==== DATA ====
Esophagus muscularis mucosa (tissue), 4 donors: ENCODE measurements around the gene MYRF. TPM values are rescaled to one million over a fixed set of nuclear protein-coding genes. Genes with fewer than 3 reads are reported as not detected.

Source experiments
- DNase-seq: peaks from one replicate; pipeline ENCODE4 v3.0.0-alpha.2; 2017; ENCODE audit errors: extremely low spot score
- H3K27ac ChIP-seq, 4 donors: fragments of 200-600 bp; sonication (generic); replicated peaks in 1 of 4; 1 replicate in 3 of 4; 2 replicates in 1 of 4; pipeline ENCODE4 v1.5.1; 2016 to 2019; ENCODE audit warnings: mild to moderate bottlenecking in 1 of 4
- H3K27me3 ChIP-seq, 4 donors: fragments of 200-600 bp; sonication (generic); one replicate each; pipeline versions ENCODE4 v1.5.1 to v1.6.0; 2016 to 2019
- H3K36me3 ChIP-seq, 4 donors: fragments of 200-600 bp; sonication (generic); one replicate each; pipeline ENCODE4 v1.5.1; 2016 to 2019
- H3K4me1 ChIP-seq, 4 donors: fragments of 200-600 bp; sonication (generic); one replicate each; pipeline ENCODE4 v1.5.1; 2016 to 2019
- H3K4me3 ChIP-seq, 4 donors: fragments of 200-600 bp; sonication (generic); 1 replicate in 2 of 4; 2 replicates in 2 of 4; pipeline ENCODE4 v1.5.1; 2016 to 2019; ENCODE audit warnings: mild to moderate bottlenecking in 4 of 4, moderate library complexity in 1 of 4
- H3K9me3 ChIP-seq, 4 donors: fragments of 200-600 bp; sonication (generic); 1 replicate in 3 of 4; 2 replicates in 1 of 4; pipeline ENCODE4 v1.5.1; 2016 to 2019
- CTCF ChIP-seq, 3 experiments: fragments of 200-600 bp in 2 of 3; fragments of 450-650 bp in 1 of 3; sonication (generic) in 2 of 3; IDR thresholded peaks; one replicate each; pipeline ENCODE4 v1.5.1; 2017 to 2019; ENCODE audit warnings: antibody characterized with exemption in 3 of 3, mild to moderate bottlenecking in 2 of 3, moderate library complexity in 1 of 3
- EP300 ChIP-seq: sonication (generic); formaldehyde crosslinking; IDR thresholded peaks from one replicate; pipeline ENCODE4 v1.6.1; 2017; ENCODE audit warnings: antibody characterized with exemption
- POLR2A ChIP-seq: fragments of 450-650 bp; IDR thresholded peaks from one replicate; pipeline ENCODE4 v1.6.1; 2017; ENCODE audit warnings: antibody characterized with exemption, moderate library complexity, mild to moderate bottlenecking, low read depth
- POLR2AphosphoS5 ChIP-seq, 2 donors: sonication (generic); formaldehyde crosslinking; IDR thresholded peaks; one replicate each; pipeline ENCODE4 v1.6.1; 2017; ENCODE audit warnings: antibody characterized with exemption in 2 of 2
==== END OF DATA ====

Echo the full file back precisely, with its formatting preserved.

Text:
Esophagus muscularis mucosa (tissue), 4 donors: ENCODE measurements around the gene MYRF. TPM values are rescaled to one million over a fixed set of nuclear protein-coding genes. Genes with fewer than 3 reads are reported as not detected.

Source experiments
- DNase-seq: peaks from one replicate; pipeline ENCODE4 v3.0.0-alpha.2; 2017; ENCODE audit errors: extremely low spot score
- H3K27ac ChIP-seq, 4 donors: fragments of 200-600 bp; sonication (generic); replicated peaks in 1 of 4; 1 replicate in 3 of 4; 2 replicates in 1 of 4; pipeline ENCODE4 v1.5.1; 2016 to 2019; ENCODE audit warnings: mild to moderate bottlenecking in 1 of 4
- H3K27me3 ChIP-seq, 4 donors: fragments of 200-600 bp; sonication (generic); one replicate each; pipeline versions ENCODE4 v1.5.1 to v1.6.0; 2016 to 2019
- H3K36me3 ChIP-seq, 4 donors: fragments of 200-600 bp; sonication (generic); one replicate each; pipeline ENCODE4 v1.5.1; 2016 to 2019
- H3K4me1 ChIP-seq, 4 donors: fragments of 200-600 bp; sonication (generic); one replicate each; pipeline ENCODE4 v1.5.1; 2016 to 2019
- H3K4me3 ChIP-seq, 4 donors: fragments of 200-600 bp; sonication (generic); 1 replicate in 2 of 4; 2 replicates in 2 of 4; pipeline ENCODE4 v1.5.1; 2016 to 2019; ENCODE audit warnings: mild to moderate bottlenecking in 4 of 4, moderate library complexity in 1 of 4
- H3K9me3 ChIP-seq, 4 donors: fragments of 200-600 bp; sonication (generic); 1 replicate in 3 of 4; 2 replicates in 1 of 4; pipeline ENCODE4 v1.5.1; 2016 to 2019
- CTCF ChIP-seq, 3 experiments: fragments of 200-600 bp in 2 of 3; fragments of 450-650 bp in 1 of 3; sonication (generic) in 2 of 3; IDR thresholded peaks; one replicate each; pipeline ENCODE4 v1.5.1; 2017 to 2019; ENCODE audit warnings: antibody characterized with exemption in 3 of 3, mild to moderate bottlenecking in 2 of 3, moderate library complexity in 1 of 3
- EP300 ChIP-seq: sonication (generic); formaldehyde crosslinking; IDR thresholded peaks from one replicate; pipeline ENCODE4 v1.6.1; 2017; ENCODE audit warnings: antibody characterized with exemption
- POLR2A ChIP-seq: fragments of 450-650 bp; IDR thresholded peaks from one replicate; pipeline ENCODE4 v1.6.1; 2017; ENCODE audit warnings: antibody characterized with exemption, moderate library complexity, mild to moderate bottlenecking, low read depth
- POLR2AphosphoS5 ChIP-seq, 2 donors: sonication (generic); formaldehyde crosslinking; IDR thresholded peaks; one replicate each; pipeline ENCODE4 v1.6.1; 2017; ENCODE audit warnings: antibody characterized with exemption in 2 of 2